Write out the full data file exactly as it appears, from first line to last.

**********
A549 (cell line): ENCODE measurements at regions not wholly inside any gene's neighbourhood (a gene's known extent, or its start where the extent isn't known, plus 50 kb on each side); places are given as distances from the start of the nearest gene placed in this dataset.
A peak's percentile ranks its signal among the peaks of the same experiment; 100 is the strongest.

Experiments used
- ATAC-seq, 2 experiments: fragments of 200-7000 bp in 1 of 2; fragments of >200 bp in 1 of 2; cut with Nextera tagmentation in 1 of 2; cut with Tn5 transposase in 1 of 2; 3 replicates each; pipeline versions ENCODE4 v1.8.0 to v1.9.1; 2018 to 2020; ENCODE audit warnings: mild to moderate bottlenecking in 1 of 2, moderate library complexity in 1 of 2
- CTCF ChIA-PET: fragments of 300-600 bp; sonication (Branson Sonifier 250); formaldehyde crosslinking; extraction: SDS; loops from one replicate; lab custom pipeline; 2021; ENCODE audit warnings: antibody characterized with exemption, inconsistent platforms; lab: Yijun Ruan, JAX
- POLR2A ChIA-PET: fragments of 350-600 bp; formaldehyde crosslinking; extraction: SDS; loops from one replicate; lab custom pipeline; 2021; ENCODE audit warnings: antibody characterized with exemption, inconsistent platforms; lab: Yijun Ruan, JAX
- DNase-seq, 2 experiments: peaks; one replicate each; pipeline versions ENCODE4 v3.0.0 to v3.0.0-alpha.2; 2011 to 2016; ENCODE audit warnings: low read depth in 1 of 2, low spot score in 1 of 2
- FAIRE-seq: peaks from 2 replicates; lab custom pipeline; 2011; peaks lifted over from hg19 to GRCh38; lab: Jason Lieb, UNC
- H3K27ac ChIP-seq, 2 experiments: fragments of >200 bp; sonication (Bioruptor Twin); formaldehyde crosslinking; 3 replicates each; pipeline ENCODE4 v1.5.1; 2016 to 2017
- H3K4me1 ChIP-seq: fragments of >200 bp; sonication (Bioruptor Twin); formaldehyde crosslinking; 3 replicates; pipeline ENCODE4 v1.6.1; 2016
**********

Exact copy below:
A549 (cell line): ENCODE measurements at regions not wholly inside any gene's neighbourhood (a gene's known extent, or its start where the extent isn't known, plus 50 kb on each side); places are given as distances from the start of the nearest gene placed in this dataset.
A peak's percentile ranks its signal among the peaks of the same experiment; 100 is the strongest.

Experiments used
- ATAC-seq, 2 experiments: fragments of 200-7000 bp in 1 of 2; fragments of >200 bp in 1 of 2; cut with Nextera tagmentation in 1 of 2; cut with Tn5 transposase in 1 of 2; 3 replicates each; pipeline versions ENCODE4 v1.8.0 to v1.9.1; 2018 to 2020; ENCODE audit warnings: mild to moderate bottlenecking in 1 of 2, moderate library complexity in 1 of 2
- CTCF ChIA-PET: fragments of 300-600 bp; sonication (Branson Sonifier 250); formaldehyde crosslinking; extraction: SDS; loops from one replicate; lab custom pipeline; 2021; ENCODE audit warnings: antibody characterized with exemption, inconsistent platforms; lab: Yijun Ruan, JAX
- POLR2A ChIA-PET: fragments of 350-600 bp; formaldehyde crosslinking; extraction: SDS; loops from one replicate; lab custom pipeline; 2021; ENCODE audit warnings: antibody characterized with exemption, inconsistent platforms; lab: Yijun Ruan, JAX
- DNase-seq, 2 experiments: peaks; one replicate each; pipeline versions ENCODE4 v3.0.0 to v3.0.0-alpha.2; 2011 to 2016; ENCODE audit warnings: low read depth in 1 of 2, low spot score in 1 of 2
- FAIRE-seq: peaks from 2 replicates; lab custom pipeline; 2011; peaks lifted over from hg19 to GRCh38; lab: Jason Lieb, UNC
- H3K27ac ChIP-seq, 2 experiments: fragments of >200 bp; sonication (Bioruptor Twin); formaldehyde crosslinking; 3 replicates each; pipeline ENCODE4 v1.5.1; 2016 to 2017
- H3K4me1 ChIP-seq: fragments of >200 bp; sonication (Bioruptor Twin); formaldehyde crosslinking; 3 replicates; pipeline ENCODE4 v1.6.1; 2016